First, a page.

#Michelangelo #art To celebrate our partnership with @googleartproject, we’ve asked members of British Museum staff to highlight their favourite objects and explain what makes them special. Jill Cook, Deputy Keeper of Britain, Europe & Prehistory, chose this stone chopping tool from an early human campsite in Olduvai Gorge, Tanzania. ‘Holding this 2 million year old African tool in my hand I am reminded that whatever differences exist between people now, we are united by our common origin in Africa. The discovery of this piece by Louis Leakey in 1931 began to change our understanding of what makes us human. It illustrates the beginning of a transition from an ancestral ape that walked upright on two legs within the confines of a limited ecological niche to humans with more complex brains capable of changing and eventually dominating the world around us by making tools and weapons. This chopping tool is one of the seeds from which all human cultures and societies have grown.’ Discover the stories of thousands of objects in the Google Cultural Institute at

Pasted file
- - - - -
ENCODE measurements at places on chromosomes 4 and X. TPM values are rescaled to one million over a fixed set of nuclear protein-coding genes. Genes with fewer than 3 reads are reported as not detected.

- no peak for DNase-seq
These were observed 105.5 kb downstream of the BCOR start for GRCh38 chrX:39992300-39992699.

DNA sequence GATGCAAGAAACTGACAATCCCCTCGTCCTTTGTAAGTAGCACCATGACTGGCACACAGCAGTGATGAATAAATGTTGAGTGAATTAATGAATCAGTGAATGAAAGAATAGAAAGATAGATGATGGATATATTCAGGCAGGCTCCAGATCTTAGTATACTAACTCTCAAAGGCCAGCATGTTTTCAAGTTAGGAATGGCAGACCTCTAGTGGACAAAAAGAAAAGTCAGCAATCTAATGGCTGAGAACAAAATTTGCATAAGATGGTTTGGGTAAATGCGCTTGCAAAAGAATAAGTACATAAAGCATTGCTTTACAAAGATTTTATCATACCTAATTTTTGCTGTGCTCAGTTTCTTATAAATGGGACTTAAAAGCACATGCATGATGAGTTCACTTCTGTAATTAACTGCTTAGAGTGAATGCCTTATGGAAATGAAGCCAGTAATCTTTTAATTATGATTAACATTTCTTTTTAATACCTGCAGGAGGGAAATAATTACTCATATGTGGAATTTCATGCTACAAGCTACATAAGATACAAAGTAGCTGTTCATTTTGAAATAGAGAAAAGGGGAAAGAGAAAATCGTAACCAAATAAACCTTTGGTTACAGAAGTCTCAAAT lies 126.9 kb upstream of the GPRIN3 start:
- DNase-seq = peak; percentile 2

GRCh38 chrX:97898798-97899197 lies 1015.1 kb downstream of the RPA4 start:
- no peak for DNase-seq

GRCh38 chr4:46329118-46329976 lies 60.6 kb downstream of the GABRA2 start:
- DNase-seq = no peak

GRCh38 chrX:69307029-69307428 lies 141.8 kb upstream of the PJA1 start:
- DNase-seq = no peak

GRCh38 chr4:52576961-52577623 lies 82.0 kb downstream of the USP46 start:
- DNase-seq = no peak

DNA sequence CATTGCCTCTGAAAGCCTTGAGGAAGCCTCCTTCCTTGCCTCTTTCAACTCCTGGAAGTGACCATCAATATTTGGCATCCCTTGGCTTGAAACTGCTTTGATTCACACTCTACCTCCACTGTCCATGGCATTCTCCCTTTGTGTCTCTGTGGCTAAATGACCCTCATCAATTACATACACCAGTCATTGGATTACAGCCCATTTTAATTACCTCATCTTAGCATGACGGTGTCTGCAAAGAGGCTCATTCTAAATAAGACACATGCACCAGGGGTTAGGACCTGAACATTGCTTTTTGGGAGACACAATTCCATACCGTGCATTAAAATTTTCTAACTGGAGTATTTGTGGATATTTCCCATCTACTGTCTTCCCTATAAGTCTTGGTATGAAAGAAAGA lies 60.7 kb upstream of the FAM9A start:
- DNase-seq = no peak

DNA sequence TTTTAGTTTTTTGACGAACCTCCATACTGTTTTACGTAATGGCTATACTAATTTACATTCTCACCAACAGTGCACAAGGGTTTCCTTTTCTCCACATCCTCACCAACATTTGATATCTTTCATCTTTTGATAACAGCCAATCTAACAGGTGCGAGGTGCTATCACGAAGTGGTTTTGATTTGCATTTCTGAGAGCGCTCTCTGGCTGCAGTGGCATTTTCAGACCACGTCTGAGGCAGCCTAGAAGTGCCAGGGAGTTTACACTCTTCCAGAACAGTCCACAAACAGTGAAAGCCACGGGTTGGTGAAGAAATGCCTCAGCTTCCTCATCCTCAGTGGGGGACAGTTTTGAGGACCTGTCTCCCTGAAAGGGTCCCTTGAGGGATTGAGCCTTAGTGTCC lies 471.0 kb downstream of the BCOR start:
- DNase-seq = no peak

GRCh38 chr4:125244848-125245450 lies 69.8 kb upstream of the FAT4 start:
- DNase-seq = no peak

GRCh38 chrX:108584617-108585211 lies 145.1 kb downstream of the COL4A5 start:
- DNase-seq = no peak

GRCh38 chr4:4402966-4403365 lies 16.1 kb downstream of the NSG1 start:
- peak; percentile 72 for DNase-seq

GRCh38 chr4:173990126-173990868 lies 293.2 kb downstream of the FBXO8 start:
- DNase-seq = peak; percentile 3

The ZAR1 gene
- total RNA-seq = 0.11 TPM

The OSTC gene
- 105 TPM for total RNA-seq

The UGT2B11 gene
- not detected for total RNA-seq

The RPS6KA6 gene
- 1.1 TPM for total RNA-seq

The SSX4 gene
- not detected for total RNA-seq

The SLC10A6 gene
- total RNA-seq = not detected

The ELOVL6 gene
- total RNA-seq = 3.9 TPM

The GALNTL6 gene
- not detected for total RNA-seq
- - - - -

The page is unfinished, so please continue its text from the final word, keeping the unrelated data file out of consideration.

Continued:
#MuseumOfTheWorld In Victorian England many people were fascinated by their past, and the ancient tribal leader Caratacus (also spelt Caractacus) was adopted as a symbol of national pride and independence. Like Boudica, Caratacus resisted the Roman invasion of Britain. Although he was eventually defeated, he earned a reputation as a noble and worthy foe. The Victorian sculptor J H Foley portrays him here standing triumphant, the embodiment of courageous English spirit. See this incredible #Movember moustache in our #Celts exhibition, until 31 January 2016.
J H Foley (1818–1874), Caractacus. Marble, 1856–1859. On loan from Guildhall Art Gallery/Mansion House, City of London. Some more #Movember inspiration! Here’s the Museum’s security team from 1902 photographed on the front steps. They include officers from the Metropolitan Police, and the London Fire Brigade (identified by their flat caps). We’re celebrating #Movember with Museum moustaches great and small. Here’s a #Movember fact: Peter the Great of Russia introduced a beard tax in 1698 and this token was given as proof of payment!